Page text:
No one heads off to work, school, the mall or the movies believing he or she will encounter an active shooter with a grievance and a gun. And yet, more and more, innocent Americans face such terrifying situations and, because they are unprepared and untrained, will have to fight past their own panic, disbelief and denial.
“Survival can be messy, emotional and chaotic,” said FBI special agent Jin Kim, who gave SBH staffers a dramatic lesson this week in survival training. “The first reaction is ‘Oh my God,’ and then comes a level of fear – which can be debilitating – and a lack of information, as most never see the attacker or hear the gunshots. It’s a terrorizing trifecta.”
Kim offered the following information to staff, with advice that this advice be shared with each one’s loved ones:
- Everyone involved in an active shooter event is managing time – including the attacker. Most killing is done before law enforcement ever arrives.
- The decision window is seconds for victims to decide whether to run, hide or fight.
- Exterior access must be a top priority. In the case of people at work or school, this should mean knowing three to five ways out of the building ahead of time.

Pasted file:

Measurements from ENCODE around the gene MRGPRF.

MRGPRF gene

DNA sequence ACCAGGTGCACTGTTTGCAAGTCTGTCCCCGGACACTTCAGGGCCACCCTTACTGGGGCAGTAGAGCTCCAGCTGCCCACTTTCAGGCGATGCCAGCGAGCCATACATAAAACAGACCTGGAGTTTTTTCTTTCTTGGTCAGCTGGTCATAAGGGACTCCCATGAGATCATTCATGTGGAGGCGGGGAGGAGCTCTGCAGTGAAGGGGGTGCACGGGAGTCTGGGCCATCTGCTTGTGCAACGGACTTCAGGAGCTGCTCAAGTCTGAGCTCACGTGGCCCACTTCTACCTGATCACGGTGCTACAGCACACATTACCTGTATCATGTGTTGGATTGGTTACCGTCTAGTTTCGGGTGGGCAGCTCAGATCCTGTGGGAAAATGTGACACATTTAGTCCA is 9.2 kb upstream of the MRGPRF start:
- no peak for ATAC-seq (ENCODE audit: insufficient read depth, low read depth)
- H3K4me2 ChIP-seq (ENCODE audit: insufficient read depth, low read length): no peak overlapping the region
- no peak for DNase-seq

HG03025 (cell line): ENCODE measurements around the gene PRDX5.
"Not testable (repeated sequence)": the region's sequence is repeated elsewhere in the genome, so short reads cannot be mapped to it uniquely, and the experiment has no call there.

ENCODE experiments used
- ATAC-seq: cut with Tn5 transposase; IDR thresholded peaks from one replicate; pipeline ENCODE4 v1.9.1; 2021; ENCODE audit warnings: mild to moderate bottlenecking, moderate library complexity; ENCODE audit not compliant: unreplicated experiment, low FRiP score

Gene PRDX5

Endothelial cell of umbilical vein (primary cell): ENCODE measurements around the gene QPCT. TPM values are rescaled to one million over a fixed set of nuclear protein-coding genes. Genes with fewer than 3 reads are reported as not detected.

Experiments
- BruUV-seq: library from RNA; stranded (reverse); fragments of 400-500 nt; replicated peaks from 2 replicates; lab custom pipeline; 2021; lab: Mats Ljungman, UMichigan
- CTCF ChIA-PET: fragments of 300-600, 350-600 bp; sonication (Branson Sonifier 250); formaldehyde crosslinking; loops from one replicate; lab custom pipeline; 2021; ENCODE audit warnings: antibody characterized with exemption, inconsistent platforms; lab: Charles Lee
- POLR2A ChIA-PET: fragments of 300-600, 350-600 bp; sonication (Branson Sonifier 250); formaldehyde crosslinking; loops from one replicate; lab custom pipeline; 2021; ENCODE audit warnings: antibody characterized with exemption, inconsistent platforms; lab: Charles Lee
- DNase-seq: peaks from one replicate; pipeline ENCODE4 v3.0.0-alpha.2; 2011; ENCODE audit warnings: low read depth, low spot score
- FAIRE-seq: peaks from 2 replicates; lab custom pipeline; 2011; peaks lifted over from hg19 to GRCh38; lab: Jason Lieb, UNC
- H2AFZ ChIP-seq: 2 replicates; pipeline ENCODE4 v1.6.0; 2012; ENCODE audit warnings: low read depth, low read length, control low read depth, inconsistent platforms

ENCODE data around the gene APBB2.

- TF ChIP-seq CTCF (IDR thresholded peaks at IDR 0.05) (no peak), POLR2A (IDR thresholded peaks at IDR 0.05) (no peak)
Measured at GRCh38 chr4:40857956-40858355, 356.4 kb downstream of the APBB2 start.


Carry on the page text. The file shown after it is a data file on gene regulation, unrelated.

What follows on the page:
- Get out – don’t worry about taking any personal belongings.
- If you choose to barricade yourself in a room, use whatever is available to keep the door between you and the attacker. This can include pushing furniture (e.g. hospital beds) against the door, or using such things as cable or telephone wire, doorstoppers, cargo straps or eyebolt screws to prevent access to the shooter.
- Look for makeshift weapons, if necessary, such as a fire extinguisher.
- Never cower in the corner or hide under a desk. Always keep mobile and keep something in front of you – such as books – to deflect gunfire.
- If you end up confronting the attacker directly, go for the eyes and remain a moving target.
“Playing dead” can be a successful ploy – it saved the life of a six-year-old at Sandy Hall Elementary School in Newton, Connecticut.